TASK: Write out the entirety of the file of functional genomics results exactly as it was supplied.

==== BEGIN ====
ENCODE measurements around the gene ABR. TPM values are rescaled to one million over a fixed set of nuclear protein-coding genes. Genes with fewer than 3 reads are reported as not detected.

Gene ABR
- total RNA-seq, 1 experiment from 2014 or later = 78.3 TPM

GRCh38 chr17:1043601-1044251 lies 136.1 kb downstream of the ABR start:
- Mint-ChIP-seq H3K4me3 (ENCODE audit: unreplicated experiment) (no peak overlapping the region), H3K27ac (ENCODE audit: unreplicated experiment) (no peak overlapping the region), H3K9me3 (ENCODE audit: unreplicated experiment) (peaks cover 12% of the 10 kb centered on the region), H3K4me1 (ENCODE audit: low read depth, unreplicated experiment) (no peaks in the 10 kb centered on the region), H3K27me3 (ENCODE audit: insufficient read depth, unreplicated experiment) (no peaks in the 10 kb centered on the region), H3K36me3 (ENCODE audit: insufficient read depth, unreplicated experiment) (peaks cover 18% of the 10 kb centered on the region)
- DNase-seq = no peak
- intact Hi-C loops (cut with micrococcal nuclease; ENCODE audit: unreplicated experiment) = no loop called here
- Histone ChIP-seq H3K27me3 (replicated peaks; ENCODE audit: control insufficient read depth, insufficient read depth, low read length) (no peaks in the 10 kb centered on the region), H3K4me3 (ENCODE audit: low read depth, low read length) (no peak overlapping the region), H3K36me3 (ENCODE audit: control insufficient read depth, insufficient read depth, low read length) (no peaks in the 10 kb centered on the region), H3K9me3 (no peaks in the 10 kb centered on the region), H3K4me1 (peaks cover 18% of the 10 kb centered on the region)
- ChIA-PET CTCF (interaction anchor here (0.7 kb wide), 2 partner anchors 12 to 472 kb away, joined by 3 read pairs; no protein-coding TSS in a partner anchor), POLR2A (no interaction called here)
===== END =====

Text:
ENCODE measurements around the gene ABR. TPM values are rescaled to one million over a fixed set of nuclear protein-coding genes. Genes with fewer than 3 reads are reported as not detected.

Gene ABR
- total RNA-seq, 1 experiment from 2014 or later = 78.3 TPM

GRCh38 chr17:1043601-1044251 lies 136.1 kb downstream of the ABR start:
- Mint-ChIP-seq H3K4me3 (ENCODE audit: unreplicated experiment) (no peak overlapping the region), H3K27ac (ENCODE audit: unreplicated experiment) (no peak overlapping the region), H3K9me3 (ENCODE audit: unreplicated experiment) (peaks cover 12% of the 10 kb centered on the region), H3K4me1 (ENCODE audit: low read depth, unreplicated experiment) (no peaks in the 10 kb centered on the region), H3K27me3 (ENCODE audit: insufficient read depth, unreplicated experiment) (no peaks in the 10 kb centered on the region), H3K36me3 (ENCODE audit: insufficient read depth, unreplicated experiment) (peaks cover 18% of the 10 kb centered on the region)
- DNase-seq = no peak
- intact Hi-C loops (cut with micrococcal nuclease; ENCODE audit: unreplicated experiment) = no loop called here
- Histone ChIP-seq H3K27me3 (replicated peaks; ENCODE audit: control insufficient read depth, insufficient read depth, low read length) (no peaks in the 10 kb centered on the region), H3K4me3 (ENCODE audit: low read depth, low read length) (no peak overlapping the region), H3K36me3 (ENCODE audit: control insufficient read depth, insufficient read depth, low read length) (no peaks in the 10 kb centered on the region), H3K9me3 (no peaks in the 10 kb centered on the region), H3K4me1 (peaks cover 18% of the 10 kb centered on the region)
- ChIA-PET CTCF (interaction anchor here (0.7 kb wide), 2 partner anchors 12 to 472 kb away, joined by 3 read pairs; no protein-coding TSS in a partner anchor), POLR2A (no interaction called here)